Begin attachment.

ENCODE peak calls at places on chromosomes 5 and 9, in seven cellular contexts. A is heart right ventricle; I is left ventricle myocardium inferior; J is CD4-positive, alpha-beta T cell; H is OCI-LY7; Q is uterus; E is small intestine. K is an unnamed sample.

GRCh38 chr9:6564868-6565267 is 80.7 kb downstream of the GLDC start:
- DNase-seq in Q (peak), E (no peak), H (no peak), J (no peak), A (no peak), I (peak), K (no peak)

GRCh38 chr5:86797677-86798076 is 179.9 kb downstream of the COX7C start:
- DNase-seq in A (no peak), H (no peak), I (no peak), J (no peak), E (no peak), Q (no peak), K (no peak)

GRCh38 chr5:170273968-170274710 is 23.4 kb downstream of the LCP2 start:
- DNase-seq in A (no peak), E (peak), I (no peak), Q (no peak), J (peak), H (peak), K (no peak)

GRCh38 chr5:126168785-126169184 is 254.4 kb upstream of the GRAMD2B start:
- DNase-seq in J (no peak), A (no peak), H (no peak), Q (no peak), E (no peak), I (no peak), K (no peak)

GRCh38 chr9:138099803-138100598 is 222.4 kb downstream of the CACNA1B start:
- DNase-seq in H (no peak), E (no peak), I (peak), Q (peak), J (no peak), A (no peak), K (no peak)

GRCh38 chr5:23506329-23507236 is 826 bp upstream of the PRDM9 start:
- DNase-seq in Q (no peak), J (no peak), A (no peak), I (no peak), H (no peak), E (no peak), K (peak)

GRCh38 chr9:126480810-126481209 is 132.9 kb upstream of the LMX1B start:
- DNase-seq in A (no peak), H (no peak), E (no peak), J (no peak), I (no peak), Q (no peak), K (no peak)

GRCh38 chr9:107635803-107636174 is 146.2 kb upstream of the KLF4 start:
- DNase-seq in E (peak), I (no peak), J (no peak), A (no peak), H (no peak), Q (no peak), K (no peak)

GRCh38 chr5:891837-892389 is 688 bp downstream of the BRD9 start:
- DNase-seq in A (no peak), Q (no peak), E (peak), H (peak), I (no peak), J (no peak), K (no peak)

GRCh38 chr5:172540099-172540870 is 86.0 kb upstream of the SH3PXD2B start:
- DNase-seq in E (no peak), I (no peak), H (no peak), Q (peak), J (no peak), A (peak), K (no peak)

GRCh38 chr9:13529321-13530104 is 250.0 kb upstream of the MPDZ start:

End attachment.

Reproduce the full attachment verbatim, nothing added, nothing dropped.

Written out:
ENCODE peak calls at places on chromosomes 5 and 9, in seven cellular contexts. A is heart right ventricle; I is left ventricle myocardium inferior; J is CD4-positive, alpha-beta T cell; H is OCI-LY7; Q is uterus; E is small intestine. K is an unnamed sample.

GRCh38 chr9:6564868-6565267 is 80.7 kb downstream of the GLDC start:
- DNase-seq in Q (peak), E (no peak), H (no peak), J (no peak), A (no peak), I (peak), K (no peak)

GRCh38 chr5:86797677-86798076 is 179.9 kb downstream of the COX7C start:
- DNase-seq in A (no peak), H (no peak), I (no peak), J (no peak), E (no peak), Q (no peak), K (no peak)

GRCh38 chr5:170273968-170274710 is 23.4 kb downstream of the LCP2 start:
- DNase-seq in A (no peak), E (peak), I (no peak), Q (no peak), J (peak), H (peak), K (no peak)

GRCh38 chr5:126168785-126169184 is 254.4 kb upstream of the GRAMD2B start:
- DNase-seq in J (no peak), A (no peak), H (no peak), Q (no peak), E (no peak), I (no peak), K (no peak)

GRCh38 chr9:138099803-138100598 is 222.4 kb downstream of the CACNA1B start:
- DNase-seq in H (no peak), E (no peak), I (peak), Q (peak), J (no peak), A (no peak), K (no peak)

GRCh38 chr5:23506329-23507236 is 826 bp upstream of the PRDM9 start:
- DNase-seq in Q (no peak), J (no peak), A (no peak), I (no peak), H (no peak), E (no peak), K (peak)

GRCh38 chr9:126480810-126481209 is 132.9 kb upstream of the LMX1B start:
- DNase-seq in A (no peak), H (no peak), E (no peak), J (no peak), I (no peak), Q (no peak), K (no peak)

GRCh38 chr9:107635803-107636174 is 146.2 kb upstream of the KLF4 start:
- DNase-seq in E (peak), I (no peak), J (no peak), A (no peak), H (no peak), Q (no peak), K (no peak)

GRCh38 chr5:891837-892389 is 688 bp downstream of the BRD9 start:
- DNase-seq in A (no peak), Q (no peak), E (peak), H (peak), I (no peak), J (no peak), K (no peak)

GRCh38 chr5:172540099-172540870 is 86.0 kb upstream of the SH3PXD2B start:
- DNase-seq in E (no peak), I (no peak), H (no peak), Q (peak), J (no peak), A (peak), K (no peak)

GRCh38 chr9:13529321-13530104 is 250.0 kb upstream of the MPDZ start: